It is actually such a wonderful place to spend one’s time that it could not be ignored by wildlife either. The small saline pools at the western side of the Lady’s Mile coast are incredibly important for a number of different bird species. Breeding birds such as the Kentish Plover (Charadrius alexandrinus) largely depend on them to make their ground nests and raise their young, but also for foraging, especially during the summer months when the Salt Lake is dry. Slender-billed Gulls (Larus genei), Gull-billed Terns (Sterna nilotica) and other bird species also rely on the pools along Lady’s Mile for feeding, resting, and doing what birds do all day. Prepare for their next big migration journey. Even Greater Flamingos (Phoenicopterus roseus) venture to Lady’s Mile pools when the water level at the Salt Lake becomes too deep. The Schreiber’s Fringe-fingered Lizard (Acanthodactylus schreiberi), which is Globally Endangered, actually depends on the area’s sand dunes for its survival on this planet. Beyond things with a heartbeat, extremely rare plants such as Lotus cytisoides, call Lady’s Mile their precious home.
So if this site is popular with the people of Limassol and with wildlife, can a balance be struck between our recreation and the species’ survival? The answer is yes! The premise is that we want to achieve it.
BirdLife Cyprus had expressed its deep concerns about a concert which was scheduled to take place without any environmental permit on 23 June at Lady's Mile, and which would have a negative impact on vulnerable bird species for which the area is protected. Would it be the only activity adversely affecting Lady’s Mile during this period? The answer: of course not! Uncontrolled access to the pools, off road driving, the seemingly infinite extension of the restaurants’ parking areas on precious sand dunes and pools, are only a few of the ways in which the area is suffering a serious degradation. Does this mean that a publically advertised large-scale event, which would attract hundreds of people during the sensitive night hours, and which was planned without an environmental permit, should be allowed to go ahead? With nature, two wrongs do not make a right. They just make things unbearably worse for a species which just could not take another blow and which did not have an alternative venue for its survival.
However, people do have all sorts of alternatives for their recreation. BirdLife Cyprus called on organizers to respect the wildlife of the area and move the event in an alternative venue in a non-environmentally sensitive area. We also invited people to speak up for the relocation of the event. The response from the public was overwhelming. The Kentish Plover’s voice has never been stronger in Cyprus. In fact, it was so strong that it rang on Mariza Rizou’s ears – one of the singers to perform at the concert. Rizou showed tremendous sensitivity to our concerns and four days after our initial call to action, she took a stand for nature by saying she would not perform unless an alternative venue was found. Just in time for the Sovereign British Bases Administration to publically state they would not accept this concert to go ahead. Common sense, respect for nature and most importantly the law prevailed, and the event was finally relocated.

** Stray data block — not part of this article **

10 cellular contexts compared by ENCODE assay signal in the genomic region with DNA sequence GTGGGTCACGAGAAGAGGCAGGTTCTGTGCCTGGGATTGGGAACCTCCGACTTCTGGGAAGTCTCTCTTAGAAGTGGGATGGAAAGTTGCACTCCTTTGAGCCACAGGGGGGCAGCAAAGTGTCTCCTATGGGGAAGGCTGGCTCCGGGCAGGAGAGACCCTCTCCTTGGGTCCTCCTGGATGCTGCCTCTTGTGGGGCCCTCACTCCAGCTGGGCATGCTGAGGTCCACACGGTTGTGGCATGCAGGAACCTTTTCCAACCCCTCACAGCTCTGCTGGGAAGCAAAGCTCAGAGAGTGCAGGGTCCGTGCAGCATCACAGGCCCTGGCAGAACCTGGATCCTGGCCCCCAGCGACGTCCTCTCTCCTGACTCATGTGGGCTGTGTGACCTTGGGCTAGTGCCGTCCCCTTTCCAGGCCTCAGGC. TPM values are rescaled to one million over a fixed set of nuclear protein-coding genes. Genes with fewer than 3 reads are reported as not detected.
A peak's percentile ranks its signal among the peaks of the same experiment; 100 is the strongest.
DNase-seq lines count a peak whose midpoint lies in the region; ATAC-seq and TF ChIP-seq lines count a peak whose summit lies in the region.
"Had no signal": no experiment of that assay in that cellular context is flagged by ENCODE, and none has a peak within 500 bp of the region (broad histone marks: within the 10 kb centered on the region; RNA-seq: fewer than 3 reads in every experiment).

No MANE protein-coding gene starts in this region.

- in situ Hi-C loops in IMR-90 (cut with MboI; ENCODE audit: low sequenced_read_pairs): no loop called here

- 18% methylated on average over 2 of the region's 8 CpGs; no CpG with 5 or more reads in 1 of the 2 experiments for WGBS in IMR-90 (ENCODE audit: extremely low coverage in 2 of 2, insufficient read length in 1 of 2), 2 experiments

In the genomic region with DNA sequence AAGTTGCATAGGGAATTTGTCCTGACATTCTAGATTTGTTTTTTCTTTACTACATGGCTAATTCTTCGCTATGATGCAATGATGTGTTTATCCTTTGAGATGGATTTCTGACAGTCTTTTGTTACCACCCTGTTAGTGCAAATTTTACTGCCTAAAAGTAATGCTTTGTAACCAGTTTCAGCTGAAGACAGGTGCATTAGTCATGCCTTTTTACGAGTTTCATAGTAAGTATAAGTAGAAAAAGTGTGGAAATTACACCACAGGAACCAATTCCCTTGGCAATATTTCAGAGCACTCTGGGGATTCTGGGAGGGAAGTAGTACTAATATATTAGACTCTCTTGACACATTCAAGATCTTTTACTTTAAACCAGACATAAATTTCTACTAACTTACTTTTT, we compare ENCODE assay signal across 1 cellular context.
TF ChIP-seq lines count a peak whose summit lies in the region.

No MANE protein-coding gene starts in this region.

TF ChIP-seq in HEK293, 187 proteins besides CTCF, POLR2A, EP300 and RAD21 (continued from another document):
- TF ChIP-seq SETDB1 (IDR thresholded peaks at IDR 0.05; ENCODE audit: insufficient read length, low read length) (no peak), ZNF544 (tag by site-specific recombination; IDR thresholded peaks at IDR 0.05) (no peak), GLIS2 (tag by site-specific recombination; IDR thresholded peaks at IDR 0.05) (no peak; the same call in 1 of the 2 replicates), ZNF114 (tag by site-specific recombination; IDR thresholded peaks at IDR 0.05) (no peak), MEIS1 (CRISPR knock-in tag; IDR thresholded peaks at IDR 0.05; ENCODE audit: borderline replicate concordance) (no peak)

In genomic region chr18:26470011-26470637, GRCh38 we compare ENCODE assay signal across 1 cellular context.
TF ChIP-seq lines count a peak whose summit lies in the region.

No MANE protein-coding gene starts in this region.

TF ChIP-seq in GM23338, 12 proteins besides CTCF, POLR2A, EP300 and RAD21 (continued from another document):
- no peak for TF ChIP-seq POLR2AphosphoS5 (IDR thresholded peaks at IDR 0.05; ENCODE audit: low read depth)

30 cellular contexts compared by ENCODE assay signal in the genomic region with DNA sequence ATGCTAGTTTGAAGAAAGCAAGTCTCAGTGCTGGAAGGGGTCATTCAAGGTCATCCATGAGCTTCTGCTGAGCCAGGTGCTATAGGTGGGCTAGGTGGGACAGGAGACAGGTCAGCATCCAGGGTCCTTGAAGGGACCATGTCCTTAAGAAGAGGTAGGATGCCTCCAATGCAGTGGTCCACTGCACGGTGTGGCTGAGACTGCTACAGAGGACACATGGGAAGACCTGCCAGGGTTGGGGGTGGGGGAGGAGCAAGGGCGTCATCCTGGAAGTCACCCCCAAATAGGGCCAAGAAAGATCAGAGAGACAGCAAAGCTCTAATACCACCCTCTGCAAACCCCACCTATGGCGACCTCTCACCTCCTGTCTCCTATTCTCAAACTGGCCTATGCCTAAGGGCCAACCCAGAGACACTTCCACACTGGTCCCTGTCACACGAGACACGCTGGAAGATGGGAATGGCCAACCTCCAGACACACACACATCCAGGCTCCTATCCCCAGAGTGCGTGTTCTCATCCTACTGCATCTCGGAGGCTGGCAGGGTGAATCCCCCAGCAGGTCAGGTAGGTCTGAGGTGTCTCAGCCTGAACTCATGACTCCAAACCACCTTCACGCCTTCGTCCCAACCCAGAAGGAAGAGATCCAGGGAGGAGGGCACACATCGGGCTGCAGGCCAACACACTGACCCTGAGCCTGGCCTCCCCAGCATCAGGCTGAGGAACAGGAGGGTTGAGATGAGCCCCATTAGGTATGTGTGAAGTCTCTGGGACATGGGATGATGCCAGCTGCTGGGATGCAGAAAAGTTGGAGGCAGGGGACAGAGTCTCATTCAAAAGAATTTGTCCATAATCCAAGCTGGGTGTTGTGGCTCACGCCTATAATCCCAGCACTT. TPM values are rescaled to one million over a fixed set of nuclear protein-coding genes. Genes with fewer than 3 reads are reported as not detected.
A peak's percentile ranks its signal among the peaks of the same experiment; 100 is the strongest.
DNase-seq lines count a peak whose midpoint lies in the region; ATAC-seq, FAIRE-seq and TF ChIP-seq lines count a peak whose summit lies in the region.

Does this mean that we can rest assured that Lady’s Mile is safe? Of course not! Just a few days after this ‘success’, Lady’s Mile is facing another threat. Four live music events are being scheduled to take place this month in the same area. It is our duty to advocate for the protection of our most valuable natural areas and through our policy, research and awareness raising actions we will continue working hard for the protection and the proper management of Lady’s Mile and the entire Akrotiri Peninsula - the most important and most heavily threatened site for birds in Cyprus. For the latest updates around this issue, please visit our Facebook page.